By Ralph Chapoco at Rio Grande Sun
Northern New Mexico College wants to implement a social media policy that parallels what the Kansas Board of Regents passed earlier this year. The Regent’s policy has been controversial and civil rights groups have challenged it on First Amendment grounds.
The policy could penalize students, faculty and staff for posts they make on sites such as Twitter, Facebook and various other blogs the college believes are harmful to its educational mission.
This includes personal social media sites and not just sites affiliated with the college.
Northern’s Vice President of Institutional Advancement Ricky Serna defends the need to have a policy.
He said he believes that posting disparaging comments about the college damages the school in myriad ways and hinders its ability to provide education to its students.
“When we have faculty and staff that misrepresent information on purpose, we need to have a policy to lean on that says that you are making a conscious attempt to damage the reputation of this institution because you know that the information that you are putting out in the general public is inaccurate, is untruthful and it’s also creating an environment that doesn’t allow the institution as a whole to be successful,” Serna said. “And they have to share in the responsibility for the success of the institution.”
Furthermore, Serna believes the policy would address threats directed toward people on campus through sites like Facebook.
On a number of occasions, he referred to an example where one faculty member intimidated another, but the college had no policy to address the issue.
“There was no action taken against that person officially because we do not have the policies in place to enforce any kind of disciplinary action,” Serna said.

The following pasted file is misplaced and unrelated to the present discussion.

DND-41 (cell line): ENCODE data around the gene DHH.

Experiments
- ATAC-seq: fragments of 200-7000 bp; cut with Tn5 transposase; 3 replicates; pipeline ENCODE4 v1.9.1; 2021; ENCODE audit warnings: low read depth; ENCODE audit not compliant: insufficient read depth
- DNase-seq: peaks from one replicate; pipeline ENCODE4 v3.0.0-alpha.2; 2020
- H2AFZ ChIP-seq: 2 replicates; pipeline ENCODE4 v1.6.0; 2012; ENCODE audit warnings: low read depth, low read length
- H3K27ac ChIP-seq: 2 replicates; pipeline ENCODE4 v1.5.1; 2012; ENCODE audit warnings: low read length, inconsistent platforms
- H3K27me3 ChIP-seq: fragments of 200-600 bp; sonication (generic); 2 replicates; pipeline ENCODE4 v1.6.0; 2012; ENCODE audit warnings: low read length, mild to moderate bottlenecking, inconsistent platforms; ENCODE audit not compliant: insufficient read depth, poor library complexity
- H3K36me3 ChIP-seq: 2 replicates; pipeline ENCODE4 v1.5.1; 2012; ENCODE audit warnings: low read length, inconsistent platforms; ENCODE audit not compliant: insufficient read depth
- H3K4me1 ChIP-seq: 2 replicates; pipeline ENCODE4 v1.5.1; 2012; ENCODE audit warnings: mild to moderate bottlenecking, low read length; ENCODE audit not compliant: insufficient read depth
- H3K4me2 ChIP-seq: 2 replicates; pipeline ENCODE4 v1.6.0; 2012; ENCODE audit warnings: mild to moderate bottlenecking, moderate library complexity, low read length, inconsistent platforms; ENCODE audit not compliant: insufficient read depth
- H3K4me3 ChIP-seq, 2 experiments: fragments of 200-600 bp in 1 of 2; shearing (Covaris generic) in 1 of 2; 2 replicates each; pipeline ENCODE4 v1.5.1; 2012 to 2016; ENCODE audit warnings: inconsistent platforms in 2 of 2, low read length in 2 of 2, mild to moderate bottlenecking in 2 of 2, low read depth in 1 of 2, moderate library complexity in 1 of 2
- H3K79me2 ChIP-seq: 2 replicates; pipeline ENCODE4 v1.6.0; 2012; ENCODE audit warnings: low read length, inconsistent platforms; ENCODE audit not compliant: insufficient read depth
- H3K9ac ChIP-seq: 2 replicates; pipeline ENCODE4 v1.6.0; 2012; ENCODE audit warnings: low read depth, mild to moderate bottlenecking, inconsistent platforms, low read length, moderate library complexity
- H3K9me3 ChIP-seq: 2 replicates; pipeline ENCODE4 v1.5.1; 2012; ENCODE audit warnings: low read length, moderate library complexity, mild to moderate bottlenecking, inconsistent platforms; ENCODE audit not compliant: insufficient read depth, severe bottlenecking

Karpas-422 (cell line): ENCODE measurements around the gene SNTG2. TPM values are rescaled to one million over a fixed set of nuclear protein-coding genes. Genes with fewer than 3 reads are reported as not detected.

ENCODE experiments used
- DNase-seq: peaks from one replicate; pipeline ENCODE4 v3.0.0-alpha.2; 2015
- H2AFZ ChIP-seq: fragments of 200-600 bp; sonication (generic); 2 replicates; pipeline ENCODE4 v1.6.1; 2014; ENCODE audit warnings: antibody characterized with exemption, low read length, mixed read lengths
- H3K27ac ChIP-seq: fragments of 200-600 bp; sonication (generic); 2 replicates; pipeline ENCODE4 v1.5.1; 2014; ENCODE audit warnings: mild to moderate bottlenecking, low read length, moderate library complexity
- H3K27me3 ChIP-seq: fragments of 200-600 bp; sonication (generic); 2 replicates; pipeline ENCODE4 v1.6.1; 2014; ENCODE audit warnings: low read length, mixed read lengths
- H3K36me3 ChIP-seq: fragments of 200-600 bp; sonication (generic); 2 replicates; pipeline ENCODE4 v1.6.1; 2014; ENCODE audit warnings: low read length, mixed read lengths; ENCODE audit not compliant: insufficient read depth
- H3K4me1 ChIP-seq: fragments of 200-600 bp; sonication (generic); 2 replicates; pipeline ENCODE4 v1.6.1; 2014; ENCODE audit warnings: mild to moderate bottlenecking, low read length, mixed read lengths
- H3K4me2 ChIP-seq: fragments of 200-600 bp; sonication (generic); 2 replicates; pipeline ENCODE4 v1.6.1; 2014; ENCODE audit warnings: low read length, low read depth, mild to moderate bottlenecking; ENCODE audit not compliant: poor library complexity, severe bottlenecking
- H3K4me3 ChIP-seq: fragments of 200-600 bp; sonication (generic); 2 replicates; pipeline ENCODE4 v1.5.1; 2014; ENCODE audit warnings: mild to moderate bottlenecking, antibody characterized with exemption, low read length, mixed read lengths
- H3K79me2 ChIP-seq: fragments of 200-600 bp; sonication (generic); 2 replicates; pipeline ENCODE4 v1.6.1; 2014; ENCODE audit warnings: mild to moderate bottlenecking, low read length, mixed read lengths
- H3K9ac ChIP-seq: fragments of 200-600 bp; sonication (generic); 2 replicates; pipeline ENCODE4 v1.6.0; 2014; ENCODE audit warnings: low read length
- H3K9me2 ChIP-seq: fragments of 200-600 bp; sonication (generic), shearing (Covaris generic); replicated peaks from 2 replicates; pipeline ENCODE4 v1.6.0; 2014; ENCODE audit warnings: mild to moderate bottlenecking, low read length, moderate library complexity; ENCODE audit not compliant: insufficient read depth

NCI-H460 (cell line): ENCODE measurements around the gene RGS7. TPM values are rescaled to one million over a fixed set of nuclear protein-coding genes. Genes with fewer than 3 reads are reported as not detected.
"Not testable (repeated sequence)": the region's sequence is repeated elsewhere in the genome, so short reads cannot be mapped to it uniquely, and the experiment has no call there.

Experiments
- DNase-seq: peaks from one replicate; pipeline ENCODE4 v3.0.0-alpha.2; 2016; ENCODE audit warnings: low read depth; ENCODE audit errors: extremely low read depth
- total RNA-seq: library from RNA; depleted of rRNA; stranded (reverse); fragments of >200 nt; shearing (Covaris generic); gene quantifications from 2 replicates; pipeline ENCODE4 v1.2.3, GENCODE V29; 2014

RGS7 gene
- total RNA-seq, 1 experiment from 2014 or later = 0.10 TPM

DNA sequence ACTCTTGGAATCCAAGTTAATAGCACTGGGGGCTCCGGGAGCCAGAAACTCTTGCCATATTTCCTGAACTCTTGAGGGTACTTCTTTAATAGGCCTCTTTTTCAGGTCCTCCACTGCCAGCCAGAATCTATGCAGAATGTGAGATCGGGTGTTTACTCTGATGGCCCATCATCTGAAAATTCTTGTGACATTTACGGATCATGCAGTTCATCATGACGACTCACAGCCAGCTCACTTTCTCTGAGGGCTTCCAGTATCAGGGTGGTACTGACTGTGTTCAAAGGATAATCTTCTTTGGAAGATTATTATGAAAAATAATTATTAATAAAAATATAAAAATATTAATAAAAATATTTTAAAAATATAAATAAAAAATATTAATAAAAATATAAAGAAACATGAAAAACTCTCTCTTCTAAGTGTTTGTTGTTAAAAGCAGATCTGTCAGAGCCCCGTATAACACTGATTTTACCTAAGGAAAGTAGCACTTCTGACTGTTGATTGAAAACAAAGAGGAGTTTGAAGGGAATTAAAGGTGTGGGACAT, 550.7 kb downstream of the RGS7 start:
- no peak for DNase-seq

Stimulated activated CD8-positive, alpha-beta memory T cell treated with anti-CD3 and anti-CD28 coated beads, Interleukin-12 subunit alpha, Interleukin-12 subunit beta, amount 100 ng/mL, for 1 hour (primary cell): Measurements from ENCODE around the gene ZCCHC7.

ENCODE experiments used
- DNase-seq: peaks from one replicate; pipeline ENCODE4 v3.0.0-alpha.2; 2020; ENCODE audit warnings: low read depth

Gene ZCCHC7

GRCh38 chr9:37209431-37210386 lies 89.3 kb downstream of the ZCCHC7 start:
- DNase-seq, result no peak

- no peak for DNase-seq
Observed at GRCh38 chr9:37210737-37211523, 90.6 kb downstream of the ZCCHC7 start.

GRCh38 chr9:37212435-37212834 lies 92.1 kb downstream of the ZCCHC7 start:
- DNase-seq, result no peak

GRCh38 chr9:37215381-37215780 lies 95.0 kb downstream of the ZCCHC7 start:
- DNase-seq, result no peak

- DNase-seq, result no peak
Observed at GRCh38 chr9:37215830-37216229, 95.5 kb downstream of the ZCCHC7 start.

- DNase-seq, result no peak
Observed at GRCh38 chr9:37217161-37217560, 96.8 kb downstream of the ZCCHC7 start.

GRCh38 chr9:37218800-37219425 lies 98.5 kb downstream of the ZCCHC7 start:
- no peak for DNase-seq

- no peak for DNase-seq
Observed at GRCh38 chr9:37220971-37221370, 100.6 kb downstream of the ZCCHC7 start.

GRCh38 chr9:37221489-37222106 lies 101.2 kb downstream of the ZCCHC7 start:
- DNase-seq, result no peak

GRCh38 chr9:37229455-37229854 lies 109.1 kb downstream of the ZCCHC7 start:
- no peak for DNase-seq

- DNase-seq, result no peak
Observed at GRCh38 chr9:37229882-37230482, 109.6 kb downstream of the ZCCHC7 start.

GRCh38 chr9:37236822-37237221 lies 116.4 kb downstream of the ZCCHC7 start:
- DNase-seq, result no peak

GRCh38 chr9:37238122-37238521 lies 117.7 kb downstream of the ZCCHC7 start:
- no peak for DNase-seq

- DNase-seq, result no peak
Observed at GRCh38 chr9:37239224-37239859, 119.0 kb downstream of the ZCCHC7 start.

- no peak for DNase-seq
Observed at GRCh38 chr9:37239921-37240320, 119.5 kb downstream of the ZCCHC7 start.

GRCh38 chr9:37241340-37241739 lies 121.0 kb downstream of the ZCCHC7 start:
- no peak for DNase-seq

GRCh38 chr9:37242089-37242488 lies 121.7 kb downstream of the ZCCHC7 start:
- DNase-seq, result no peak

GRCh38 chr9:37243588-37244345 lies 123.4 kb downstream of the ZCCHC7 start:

Overall, Serna likes the policy from the Kansas Board of Regents, but there is one aspect he would change.
“We are trying to define a few of the broader terms,” Serna said. “We want to be clear with more examples that might give better context.”
The Kansas Board of Regents made headlines in May when it introduced its revised policy and some First Amendment groups have expressed concerns with the policy it developed.
The first is that it is overly broad. Many fear the vague language can allow college officials to punish professors, staff and students for speaking out against the college.
Aside from that, some experts expressed concern about specific sections within the policy. Azhar Majeed is the director of the individual rights education program at the Philadelphia based Foundation of Individual Rights in Education. He had an issue with section three, subsection three of the policy.
“They kept a provision in there that allows an institution of higher education to punish a faculty member for speech that impairs harmony among co-workers,” Majeed said. “It doesn’t really explain what it means to impair harmony among co-workers.”
Instead, Majeed would prefer language that is more specific.
“I would have language prohibiting faculty members from interfering with the teaching or research of other faculty members, for instance,” Majeed said. “Perhaps add some language about disrupting the educational process.”
Majeed’s second area of concern is in section two, subsection two of the policy.
“Another provision in the policy says that a professor’s speech will not be considered improper if it’s academic instruction within the instructor’s area of expertise,” Majeed said.
He said he feels it limits professors’ ability to teach classes outside their area of study.
“What if you have a professor who wants to venture into interdisciplinary studies or into a new field of study which really isn’t within their strict area of expertise, but which might be a research interest of theirs or an area of collaboration with faculty from other disciplines.” Majeed said. “At a public college or university, you really should be encouraging that type of new thinking, that type of exploring of new issues and subject matters.”
Northern’s social media policy has not been written yet. Administration officials have said they are still exploring the language of the new policy. It should be written later this year and will be distributed for comment and concerns.